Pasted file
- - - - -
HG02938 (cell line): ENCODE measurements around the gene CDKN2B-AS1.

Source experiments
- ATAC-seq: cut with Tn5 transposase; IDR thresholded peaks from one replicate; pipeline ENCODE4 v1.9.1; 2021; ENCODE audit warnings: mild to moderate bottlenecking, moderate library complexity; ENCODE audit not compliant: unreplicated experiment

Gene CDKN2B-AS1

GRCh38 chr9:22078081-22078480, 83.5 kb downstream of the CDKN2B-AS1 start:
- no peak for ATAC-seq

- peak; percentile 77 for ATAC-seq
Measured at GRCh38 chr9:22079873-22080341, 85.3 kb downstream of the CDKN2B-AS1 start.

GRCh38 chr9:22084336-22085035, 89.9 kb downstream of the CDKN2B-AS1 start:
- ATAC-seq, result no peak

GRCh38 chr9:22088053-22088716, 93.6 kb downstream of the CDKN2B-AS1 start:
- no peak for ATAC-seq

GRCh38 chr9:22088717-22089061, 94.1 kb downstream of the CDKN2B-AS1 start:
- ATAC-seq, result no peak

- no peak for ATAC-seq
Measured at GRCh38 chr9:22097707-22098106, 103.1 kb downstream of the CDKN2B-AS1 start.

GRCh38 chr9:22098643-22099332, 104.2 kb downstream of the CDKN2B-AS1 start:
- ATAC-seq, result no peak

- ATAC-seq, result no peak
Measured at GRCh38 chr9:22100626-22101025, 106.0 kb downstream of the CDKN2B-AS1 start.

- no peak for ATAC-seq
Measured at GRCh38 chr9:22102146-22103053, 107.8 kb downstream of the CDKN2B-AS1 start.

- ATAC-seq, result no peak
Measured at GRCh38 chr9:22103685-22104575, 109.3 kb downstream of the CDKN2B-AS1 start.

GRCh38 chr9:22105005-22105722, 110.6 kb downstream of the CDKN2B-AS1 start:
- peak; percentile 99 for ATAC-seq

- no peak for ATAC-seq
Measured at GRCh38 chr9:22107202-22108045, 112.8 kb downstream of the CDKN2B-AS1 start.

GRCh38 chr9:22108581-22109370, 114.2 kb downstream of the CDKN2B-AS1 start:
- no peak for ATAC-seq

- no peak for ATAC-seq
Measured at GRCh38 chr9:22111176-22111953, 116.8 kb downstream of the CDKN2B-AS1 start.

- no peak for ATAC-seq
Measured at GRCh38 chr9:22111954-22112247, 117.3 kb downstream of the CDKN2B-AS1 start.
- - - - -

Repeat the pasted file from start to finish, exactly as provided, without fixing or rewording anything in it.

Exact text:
HG02938 (cell line): ENCODE measurements around the gene CDKN2B-AS1.

Source experiments
- ATAC-seq: cut with Tn5 transposase; IDR thresholded peaks from one replicate; pipeline ENCODE4 v1.9.1; 2021; ENCODE audit warnings: mild to moderate bottlenecking, moderate library complexity; ENCODE audit not compliant: unreplicated experiment

Gene CDKN2B-AS1

GRCh38 chr9:22078081-22078480, 83.5 kb downstream of the CDKN2B-AS1 start:
- no peak for ATAC-seq

- peak; percentile 77 for ATAC-seq
Measured at GRCh38 chr9:22079873-22080341, 85.3 kb downstream of the CDKN2B-AS1 start.

GRCh38 chr9:22084336-22085035, 89.9 kb downstream of the CDKN2B-AS1 start:
- ATAC-seq, result no peak

GRCh38 chr9:22088053-22088716, 93.6 kb downstream of the CDKN2B-AS1 start:
- no peak for ATAC-seq

GRCh38 chr9:22088717-22089061, 94.1 kb downstream of the CDKN2B-AS1 start:
- ATAC-seq, result no peak

- no peak for ATAC-seq
Measured at GRCh38 chr9:22097707-22098106, 103.1 kb downstream of the CDKN2B-AS1 start.

GRCh38 chr9:22098643-22099332, 104.2 kb downstream of the CDKN2B-AS1 start:
- ATAC-seq, result no peak

- ATAC-seq, result no peak
Measured at GRCh38 chr9:22100626-22101025, 106.0 kb downstream of the CDKN2B-AS1 start.

- no peak for ATAC-seq
Measured at GRCh38 chr9:22102146-22103053, 107.8 kb downstream of the CDKN2B-AS1 start.

- ATAC-seq, result no peak
Measured at GRCh38 chr9:22103685-22104575, 109.3 kb downstream of the CDKN2B-AS1 start.

GRCh38 chr9:22105005-22105722, 110.6 kb downstream of the CDKN2B-AS1 start:
- peak; percentile 99 for ATAC-seq

- no peak for ATAC-seq
Measured at GRCh38 chr9:22107202-22108045, 112.8 kb downstream of the CDKN2B-AS1 start.

GRCh38 chr9:22108581-22109370, 114.2 kb downstream of the CDKN2B-AS1 start:
- no peak for ATAC-seq

- no peak for ATAC-seq
Measured at GRCh38 chr9:22111176-22111953, 116.8 kb downstream of the CDKN2B-AS1 start.

- no peak for ATAC-seq
Measured at GRCh38 chr9:22111954-22112247, 117.3 kb downstream of the CDKN2B-AS1 start.